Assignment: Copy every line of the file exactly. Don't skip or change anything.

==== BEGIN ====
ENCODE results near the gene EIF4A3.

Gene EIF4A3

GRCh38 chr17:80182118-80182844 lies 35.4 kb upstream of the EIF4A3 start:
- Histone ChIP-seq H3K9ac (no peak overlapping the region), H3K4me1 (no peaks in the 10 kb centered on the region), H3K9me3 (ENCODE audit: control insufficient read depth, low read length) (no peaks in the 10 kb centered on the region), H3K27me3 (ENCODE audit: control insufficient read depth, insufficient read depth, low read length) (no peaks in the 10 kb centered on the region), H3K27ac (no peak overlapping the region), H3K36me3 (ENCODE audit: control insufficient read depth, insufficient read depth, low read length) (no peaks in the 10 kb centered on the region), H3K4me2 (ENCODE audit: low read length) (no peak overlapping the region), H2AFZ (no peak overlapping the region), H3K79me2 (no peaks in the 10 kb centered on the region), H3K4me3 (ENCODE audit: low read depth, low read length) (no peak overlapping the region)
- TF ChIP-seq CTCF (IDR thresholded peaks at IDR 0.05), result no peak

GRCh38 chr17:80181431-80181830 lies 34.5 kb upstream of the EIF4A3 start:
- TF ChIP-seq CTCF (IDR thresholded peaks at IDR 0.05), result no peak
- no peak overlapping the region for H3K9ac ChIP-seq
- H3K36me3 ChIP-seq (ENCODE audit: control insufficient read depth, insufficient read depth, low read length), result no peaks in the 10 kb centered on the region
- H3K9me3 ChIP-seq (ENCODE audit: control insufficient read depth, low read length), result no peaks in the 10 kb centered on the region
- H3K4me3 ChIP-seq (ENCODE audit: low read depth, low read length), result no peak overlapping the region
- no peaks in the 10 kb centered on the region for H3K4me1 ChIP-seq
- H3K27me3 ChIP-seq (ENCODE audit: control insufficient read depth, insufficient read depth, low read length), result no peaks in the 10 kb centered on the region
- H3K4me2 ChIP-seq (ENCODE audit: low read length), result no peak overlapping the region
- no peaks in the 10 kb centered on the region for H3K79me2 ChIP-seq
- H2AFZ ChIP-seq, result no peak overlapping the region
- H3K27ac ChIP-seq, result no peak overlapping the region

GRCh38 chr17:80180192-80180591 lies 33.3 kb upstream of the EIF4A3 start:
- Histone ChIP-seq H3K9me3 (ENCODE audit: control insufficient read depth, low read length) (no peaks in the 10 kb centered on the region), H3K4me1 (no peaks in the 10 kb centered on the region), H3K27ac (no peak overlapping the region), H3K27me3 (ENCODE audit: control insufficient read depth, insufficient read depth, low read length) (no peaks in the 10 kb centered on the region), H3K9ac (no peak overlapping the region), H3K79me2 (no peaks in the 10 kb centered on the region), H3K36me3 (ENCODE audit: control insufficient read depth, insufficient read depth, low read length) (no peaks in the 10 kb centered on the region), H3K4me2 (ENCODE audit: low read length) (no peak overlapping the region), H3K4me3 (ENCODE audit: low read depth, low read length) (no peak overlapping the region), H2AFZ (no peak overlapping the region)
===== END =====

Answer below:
ENCODE results near the gene EIF4A3.

Gene EIF4A3

GRCh38 chr17:80182118-80182844 lies 35.4 kb upstream of the EIF4A3 start:
- Histone ChIP-seq H3K9ac (no peak overlapping the region), H3K4me1 (no peaks in the 10 kb centered on the region), H3K9me3 (ENCODE audit: control insufficient read depth, low read length) (no peaks in the 10 kb centered on the region), H3K27me3 (ENCODE audit: control insufficient read depth, insufficient read depth, low read length) (no peaks in the 10 kb centered on the region), H3K27ac (no peak overlapping the region), H3K36me3 (ENCODE audit: control insufficient read depth, insufficient read depth, low read length) (no peaks in the 10 kb centered on the region), H3K4me2 (ENCODE audit: low read length) (no peak overlapping the region), H2AFZ (no peak overlapping the region), H3K79me2 (no peaks in the 10 kb centered on the region), H3K4me3 (ENCODE audit: low read depth, low read length) (no peak overlapping the region)
- TF ChIP-seq CTCF (IDR thresholded peaks at IDR 0.05), result no peak

GRCh38 chr17:80181431-80181830 lies 34.5 kb upstream of the EIF4A3 start:
- TF ChIP-seq CTCF (IDR thresholded peaks at IDR 0.05), result no peak
- no peak overlapping the region for H3K9ac ChIP-seq
- H3K36me3 ChIP-seq (ENCODE audit: control insufficient read depth, insufficient read depth, low read length), result no peaks in the 10 kb centered on the region
- H3K9me3 ChIP-seq (ENCODE audit: control insufficient read depth, low read length), result no peaks in the 10 kb centered on the region
- H3K4me3 ChIP-seq (ENCODE audit: low read depth, low read length), result no peak overlapping the region
- no peaks in the 10 kb centered on the region for H3K4me1 ChIP-seq
- H3K27me3 ChIP-seq (ENCODE audit: control insufficient read depth, insufficient read depth, low read length), result no peaks in the 10 kb centered on the region
- H3K4me2 ChIP-seq (ENCODE audit: low read length), result no peak overlapping the region
- no peaks in the 10 kb centered on the region for H3K79me2 ChIP-seq
- H2AFZ ChIP-seq, result no peak overlapping the region
- H3K27ac ChIP-seq, result no peak overlapping the region

GRCh38 chr17:80180192-80180591 lies 33.3 kb upstream of the EIF4A3 start:
- Histone ChIP-seq H3K9me3 (ENCODE audit: control insufficient read depth, low read length) (no peaks in the 10 kb centered on the region), H3K4me1 (no peaks in the 10 kb centered on the region), H3K27ac (no peak overlapping the region), H3K27me3 (ENCODE audit: control insufficient read depth, insufficient read depth, low read length) (no peaks in the 10 kb centered on the region), H3K9ac (no peak overlapping the region), H3K79me2 (no peaks in the 10 kb centered on the region), H3K36me3 (ENCODE audit: control insufficient read depth, insufficient read depth, low read length) (no peaks in the 10 kb centered on the region), H3K4me2 (ENCODE audit: low read length) (no peak overlapping the region), H3K4me3 (ENCODE audit: low read depth, low read length) (no peak overlapping the region), H2AFZ (no peak overlapping the region)